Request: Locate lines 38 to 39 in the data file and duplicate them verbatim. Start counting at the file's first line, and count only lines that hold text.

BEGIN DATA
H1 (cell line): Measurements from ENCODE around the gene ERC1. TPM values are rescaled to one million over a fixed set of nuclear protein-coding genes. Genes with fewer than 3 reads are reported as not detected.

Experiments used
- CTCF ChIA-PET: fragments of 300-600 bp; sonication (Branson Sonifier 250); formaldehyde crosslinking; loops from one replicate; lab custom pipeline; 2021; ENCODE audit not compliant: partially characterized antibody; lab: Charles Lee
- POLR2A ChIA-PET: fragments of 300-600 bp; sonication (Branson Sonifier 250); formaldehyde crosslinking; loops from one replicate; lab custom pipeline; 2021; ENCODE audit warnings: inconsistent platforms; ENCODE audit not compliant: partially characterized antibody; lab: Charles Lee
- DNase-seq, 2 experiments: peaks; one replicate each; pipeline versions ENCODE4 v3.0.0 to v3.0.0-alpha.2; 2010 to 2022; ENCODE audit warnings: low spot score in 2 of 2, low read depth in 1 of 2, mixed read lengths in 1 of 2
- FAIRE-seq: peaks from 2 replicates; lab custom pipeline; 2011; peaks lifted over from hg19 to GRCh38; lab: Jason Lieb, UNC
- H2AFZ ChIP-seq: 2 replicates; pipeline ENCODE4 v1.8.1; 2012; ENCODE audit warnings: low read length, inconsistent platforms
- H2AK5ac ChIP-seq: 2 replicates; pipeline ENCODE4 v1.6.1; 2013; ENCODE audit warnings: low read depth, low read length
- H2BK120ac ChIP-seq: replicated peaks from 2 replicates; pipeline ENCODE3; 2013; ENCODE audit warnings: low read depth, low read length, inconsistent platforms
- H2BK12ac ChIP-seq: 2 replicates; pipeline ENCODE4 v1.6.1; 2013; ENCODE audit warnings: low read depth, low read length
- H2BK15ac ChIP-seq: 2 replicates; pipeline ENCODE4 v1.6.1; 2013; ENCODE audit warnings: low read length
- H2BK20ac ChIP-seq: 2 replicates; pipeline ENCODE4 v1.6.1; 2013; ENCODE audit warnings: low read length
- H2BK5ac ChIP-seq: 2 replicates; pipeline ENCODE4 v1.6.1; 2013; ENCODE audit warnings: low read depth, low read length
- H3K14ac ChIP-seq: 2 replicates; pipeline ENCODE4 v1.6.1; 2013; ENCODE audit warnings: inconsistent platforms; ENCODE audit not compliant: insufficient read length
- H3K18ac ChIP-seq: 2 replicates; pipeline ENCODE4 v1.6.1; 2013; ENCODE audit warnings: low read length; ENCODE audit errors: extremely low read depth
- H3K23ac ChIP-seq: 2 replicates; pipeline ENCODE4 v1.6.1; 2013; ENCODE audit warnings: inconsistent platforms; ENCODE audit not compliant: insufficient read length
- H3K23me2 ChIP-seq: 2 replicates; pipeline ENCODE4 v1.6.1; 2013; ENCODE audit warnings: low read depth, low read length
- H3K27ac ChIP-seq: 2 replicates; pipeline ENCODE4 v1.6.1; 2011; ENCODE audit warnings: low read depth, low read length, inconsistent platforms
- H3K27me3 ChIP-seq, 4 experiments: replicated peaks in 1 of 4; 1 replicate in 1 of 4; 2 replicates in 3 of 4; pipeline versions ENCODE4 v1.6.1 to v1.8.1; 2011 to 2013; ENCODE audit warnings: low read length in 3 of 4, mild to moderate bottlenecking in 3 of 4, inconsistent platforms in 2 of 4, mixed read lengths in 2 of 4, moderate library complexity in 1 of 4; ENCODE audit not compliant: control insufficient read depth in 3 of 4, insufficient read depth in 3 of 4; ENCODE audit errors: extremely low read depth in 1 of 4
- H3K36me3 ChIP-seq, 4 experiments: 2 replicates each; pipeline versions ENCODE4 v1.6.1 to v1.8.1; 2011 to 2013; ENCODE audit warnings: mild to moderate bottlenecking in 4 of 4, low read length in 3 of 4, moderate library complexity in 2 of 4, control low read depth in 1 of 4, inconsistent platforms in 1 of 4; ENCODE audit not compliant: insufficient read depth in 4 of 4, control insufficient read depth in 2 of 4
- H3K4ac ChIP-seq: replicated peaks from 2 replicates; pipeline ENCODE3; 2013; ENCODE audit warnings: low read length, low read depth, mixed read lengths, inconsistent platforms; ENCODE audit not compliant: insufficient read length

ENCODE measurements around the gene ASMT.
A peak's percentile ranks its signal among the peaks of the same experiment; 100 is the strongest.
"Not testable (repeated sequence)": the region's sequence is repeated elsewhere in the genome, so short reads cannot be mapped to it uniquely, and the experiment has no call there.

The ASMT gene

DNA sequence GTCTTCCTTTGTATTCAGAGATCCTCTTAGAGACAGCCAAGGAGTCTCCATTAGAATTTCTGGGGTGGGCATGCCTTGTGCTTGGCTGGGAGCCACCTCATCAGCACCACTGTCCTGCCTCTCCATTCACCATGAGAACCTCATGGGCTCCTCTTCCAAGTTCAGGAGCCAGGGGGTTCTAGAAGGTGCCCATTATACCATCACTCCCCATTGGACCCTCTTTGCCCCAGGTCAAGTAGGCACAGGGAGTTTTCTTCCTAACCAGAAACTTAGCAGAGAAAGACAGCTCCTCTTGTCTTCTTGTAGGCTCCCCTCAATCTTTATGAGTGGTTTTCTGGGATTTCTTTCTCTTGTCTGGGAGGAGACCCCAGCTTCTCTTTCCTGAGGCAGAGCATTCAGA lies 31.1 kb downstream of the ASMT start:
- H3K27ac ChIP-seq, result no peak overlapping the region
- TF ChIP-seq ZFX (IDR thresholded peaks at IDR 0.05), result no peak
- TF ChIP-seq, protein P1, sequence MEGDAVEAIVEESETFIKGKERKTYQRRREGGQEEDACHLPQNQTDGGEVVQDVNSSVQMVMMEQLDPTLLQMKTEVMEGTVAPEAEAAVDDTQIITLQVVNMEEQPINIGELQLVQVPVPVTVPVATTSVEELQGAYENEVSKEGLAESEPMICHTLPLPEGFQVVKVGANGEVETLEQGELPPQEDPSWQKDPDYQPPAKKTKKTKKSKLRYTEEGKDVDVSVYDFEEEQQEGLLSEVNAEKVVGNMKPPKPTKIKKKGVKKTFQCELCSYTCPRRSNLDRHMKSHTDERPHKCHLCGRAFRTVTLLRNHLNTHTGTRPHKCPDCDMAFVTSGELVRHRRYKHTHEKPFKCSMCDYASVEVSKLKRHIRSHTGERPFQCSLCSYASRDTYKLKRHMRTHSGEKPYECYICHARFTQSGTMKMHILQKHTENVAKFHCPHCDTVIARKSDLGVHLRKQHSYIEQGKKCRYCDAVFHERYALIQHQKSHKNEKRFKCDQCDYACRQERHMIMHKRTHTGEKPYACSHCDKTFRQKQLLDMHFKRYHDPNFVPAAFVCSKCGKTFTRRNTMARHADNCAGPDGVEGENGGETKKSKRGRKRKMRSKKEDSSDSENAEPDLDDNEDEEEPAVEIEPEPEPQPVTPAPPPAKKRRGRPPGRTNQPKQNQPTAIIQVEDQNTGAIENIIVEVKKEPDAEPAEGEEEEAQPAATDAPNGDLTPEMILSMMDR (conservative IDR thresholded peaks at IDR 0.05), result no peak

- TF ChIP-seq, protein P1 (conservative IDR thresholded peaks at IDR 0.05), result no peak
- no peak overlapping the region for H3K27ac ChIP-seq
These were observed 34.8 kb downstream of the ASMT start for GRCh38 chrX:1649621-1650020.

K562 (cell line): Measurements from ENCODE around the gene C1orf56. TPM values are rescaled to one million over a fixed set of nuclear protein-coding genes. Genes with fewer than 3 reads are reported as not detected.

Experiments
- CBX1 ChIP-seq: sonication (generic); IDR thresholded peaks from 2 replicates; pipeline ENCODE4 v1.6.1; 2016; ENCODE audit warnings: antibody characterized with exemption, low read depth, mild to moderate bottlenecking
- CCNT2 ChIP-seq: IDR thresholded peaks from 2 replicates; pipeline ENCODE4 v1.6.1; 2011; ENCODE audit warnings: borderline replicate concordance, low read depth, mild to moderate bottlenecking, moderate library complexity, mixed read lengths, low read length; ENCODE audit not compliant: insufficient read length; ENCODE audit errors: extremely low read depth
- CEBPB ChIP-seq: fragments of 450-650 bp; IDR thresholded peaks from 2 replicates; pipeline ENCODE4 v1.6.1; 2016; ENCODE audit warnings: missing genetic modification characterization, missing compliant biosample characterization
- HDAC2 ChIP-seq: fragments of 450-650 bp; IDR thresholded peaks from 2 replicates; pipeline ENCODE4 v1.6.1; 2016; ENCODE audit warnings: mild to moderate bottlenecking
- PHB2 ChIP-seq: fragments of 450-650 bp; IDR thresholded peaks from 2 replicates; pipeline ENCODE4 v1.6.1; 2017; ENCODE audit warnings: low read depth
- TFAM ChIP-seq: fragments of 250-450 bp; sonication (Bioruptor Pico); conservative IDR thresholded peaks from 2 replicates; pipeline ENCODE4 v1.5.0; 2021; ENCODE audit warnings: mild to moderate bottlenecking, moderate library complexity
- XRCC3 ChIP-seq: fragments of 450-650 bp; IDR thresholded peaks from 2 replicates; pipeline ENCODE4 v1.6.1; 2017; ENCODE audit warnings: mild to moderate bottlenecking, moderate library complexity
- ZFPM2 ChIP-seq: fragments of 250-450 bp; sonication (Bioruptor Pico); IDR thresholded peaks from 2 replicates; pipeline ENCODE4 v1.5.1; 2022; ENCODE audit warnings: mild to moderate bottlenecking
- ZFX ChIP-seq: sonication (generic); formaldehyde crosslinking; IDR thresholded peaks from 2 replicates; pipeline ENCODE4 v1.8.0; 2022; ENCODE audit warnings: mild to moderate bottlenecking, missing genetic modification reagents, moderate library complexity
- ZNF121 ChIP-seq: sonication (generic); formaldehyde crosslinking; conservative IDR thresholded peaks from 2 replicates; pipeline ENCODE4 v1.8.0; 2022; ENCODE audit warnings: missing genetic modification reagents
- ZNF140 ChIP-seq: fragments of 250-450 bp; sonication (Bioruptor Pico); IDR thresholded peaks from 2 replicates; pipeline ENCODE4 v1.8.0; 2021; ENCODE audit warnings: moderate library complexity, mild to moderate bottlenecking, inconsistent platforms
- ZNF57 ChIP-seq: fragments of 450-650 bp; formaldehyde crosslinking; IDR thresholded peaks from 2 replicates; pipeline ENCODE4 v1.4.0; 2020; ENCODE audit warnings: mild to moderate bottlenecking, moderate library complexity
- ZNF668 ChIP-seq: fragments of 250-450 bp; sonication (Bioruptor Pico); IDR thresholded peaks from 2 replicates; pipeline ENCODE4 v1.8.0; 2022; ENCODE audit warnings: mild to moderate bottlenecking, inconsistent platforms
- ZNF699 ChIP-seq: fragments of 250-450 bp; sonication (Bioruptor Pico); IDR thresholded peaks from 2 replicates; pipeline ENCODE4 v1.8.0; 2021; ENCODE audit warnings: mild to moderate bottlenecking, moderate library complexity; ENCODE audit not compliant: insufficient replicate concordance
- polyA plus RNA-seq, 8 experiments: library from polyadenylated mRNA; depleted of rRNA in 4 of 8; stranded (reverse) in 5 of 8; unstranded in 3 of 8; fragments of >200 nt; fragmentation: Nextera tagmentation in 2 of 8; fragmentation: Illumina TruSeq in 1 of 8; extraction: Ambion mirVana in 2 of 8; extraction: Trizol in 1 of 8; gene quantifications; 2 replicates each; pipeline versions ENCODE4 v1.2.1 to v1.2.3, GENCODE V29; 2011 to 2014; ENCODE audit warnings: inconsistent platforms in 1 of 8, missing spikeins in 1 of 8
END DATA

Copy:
- HDAC2 ChIP-seq: fragments of 450-650 bp; IDR thresholded peaks from 2 replicates; pipeline ENCODE4 v1.6.1; 2016; ENCODE audit warnings: mild to moderate bottlenecking
- PHB2 ChIP-seq: fragments of 450-650 bp; IDR thresholded peaks from 2 replicates; pipeline ENCODE4 v1.6.1; 2017; ENCODE audit warnings: low read depth